Underdogs no more, Yost's crew bringing same approach from 2014
By Mike Bauman
KANSAS CITY -- What is the difference between a team that last year reached the postseason for the first time since 1985 and this year had the best record in the American League?
The Kansas City Royals, who will open an AL Division Series at home tonight (7:30 ET/6:30 CT on FS1) against the Houston Astros, are both of the aforementioned teams. They will tell you that the difference between 2014 and 2015 hasn't been all that much.
They're a better team; there is that. They were 89-73 last year and reached the postseason as a Wild Card. They were 95-67 this year, winning the AL Central by 12 games and compiling the best record in the AL.
Expectations were higher this year, but that was simply a function of the Royals being a team that had accomplished something very significant, reaching the World Series in 2014. But that didn't fundamentally change who the Royals were and are.
"Same exact team, same exact thought process," third baseman Mike Moustakas said Wednesday after the Royals worked out at Kauffman Stadium. "We're just a little bit older and a little bit more experienced."
Yes, the expectations have risen dramatically. But the game hasn't changed, nor has the Royals' approach to it.
"There's no difference," Royals manager Ned Yost said. "We're out to play the game. From Day One, our expectations were elevated greatly over any other year I've managed here. So we've been dealing with those expectations since the first day of Spring Training.
"We've set goals as a group where we wanted to win the division. We wanted to have home-field advantage, which meant that we were the best team in the American League. Kind of personally, I wanted to make sure we secured home-field advantage for whatever American League team played in the World Series (by winning the All-Star Game).
"They went out and they accomplished all of those things. There wasn't anything that they set their mind to this season that they didn't accomplish. I think that we're all very comfortable with the expectations. We've set lofty goals for ourselves and we're going to go out and try to achieve them. ... Our ultimate goal is to win the World Series."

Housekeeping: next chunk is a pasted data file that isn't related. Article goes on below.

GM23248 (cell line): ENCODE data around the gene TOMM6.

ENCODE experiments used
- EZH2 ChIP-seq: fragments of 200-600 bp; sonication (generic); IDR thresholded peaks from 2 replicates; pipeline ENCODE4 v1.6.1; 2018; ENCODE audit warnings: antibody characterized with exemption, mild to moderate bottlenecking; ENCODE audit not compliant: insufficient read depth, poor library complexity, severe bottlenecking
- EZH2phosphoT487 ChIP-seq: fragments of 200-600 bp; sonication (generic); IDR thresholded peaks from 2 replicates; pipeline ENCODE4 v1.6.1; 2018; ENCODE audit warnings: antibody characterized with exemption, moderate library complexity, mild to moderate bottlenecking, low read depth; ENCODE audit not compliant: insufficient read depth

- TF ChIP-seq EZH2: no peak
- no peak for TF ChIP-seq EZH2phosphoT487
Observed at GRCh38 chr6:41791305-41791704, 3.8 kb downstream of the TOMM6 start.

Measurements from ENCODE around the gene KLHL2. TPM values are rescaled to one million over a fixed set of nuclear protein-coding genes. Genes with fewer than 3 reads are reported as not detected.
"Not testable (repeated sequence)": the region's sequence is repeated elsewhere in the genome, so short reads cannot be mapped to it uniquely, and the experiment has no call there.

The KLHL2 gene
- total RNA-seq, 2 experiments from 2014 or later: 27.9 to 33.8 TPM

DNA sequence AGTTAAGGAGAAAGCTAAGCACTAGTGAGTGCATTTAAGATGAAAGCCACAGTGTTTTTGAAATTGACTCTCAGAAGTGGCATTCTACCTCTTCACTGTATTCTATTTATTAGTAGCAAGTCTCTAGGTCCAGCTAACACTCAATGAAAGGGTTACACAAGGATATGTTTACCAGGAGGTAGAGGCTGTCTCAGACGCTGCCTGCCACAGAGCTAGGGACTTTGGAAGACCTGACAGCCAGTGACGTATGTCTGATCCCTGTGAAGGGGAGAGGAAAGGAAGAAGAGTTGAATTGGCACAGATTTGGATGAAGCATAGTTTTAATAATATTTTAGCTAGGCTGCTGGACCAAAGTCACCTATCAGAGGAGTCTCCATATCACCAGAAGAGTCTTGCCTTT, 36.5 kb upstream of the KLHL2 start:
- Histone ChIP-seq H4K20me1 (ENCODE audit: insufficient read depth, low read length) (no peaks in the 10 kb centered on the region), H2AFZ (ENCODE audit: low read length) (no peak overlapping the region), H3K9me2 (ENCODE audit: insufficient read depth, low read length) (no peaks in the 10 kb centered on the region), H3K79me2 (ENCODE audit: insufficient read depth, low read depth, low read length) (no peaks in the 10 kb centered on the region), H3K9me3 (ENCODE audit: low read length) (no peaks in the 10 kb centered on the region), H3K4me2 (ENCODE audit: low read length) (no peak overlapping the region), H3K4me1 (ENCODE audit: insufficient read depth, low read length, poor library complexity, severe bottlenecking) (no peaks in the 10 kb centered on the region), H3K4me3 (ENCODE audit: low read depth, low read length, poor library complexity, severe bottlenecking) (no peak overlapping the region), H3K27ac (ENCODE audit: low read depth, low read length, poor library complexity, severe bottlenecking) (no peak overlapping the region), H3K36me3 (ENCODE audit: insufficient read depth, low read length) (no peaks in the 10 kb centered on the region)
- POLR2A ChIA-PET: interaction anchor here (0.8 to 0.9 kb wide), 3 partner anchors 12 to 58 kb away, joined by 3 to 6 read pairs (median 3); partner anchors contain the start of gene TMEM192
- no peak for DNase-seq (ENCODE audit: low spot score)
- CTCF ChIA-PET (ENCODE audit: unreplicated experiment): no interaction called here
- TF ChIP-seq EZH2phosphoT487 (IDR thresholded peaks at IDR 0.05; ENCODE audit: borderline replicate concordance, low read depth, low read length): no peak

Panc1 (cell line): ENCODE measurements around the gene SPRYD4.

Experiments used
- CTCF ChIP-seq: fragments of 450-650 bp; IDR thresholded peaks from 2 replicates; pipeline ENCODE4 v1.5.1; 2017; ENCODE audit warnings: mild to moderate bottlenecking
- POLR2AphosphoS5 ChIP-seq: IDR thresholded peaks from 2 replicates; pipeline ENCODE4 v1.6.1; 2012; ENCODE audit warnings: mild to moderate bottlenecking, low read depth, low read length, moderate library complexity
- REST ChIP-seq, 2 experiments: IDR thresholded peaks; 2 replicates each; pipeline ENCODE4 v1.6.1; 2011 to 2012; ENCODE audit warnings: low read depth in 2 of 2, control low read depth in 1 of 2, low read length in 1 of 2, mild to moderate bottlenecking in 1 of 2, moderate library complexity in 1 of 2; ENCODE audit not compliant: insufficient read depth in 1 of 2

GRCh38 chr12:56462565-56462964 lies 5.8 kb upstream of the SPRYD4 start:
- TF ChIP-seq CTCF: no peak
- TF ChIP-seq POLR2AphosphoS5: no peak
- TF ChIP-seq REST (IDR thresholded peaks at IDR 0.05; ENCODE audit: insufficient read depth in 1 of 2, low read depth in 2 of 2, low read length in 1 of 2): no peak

The Royals have entrusted Yordano Ventura, 24-year-old flamethrower, with the start in Game 1 of their ALDS. Ventura doesn't seem to be likely to wilt under the pressure. Asked about the difference between last year's postseason work and being the lead postseason starter, Ventura replied through an interpreter:
"Nothing really changes as far as my preparation. Last year, the difference was, we went in as a Wild Card, and this year, since we knew we were in, I had more time to prepare and I had more time to go through my routine.
"I have a responsibility as the No. 1, to the team and to the [coaching] staff, especially to the staff that gave me the opportunity as the No. 1 starter. But again, nothing is going to change as far as my preparation, physically and mentally. I just have to go out and execute."
That's some extremely matter-of-fact stuff, but the evidence suggests that the postseason pressure won't break any of the Royals, whether they are considered underdogs or favorites.
"Pressure is what you make out of it, all right?" Yost said. "Pressure is kind of like the imaginary friend you had when you were 4 years old. If you think it's there, it's there; if you don't, you don't."
Yost got a big laugh from his reportorial audience after that remark. He said he did not have an imaginary friend. That was OK. When you are managing the team with the best record in the AL, your friends aren't imaginary.
"I don't feel any pressure at all," Yost said. "I love playing here at this ballpark, because of our fans, and it's exciting to go to an opposing ballpark, because of their fans. Go out, have fun and do your best."
Those are postseason words of wisdom. There has been a noticeable change for the 2015 Royals. They have heightened expectations, but it's all right, because the highest expectations of all are their own.
Mike Bauman is a national columnist for MLB.com. This story was not subject to the approval of Major League Baseball or its clubs.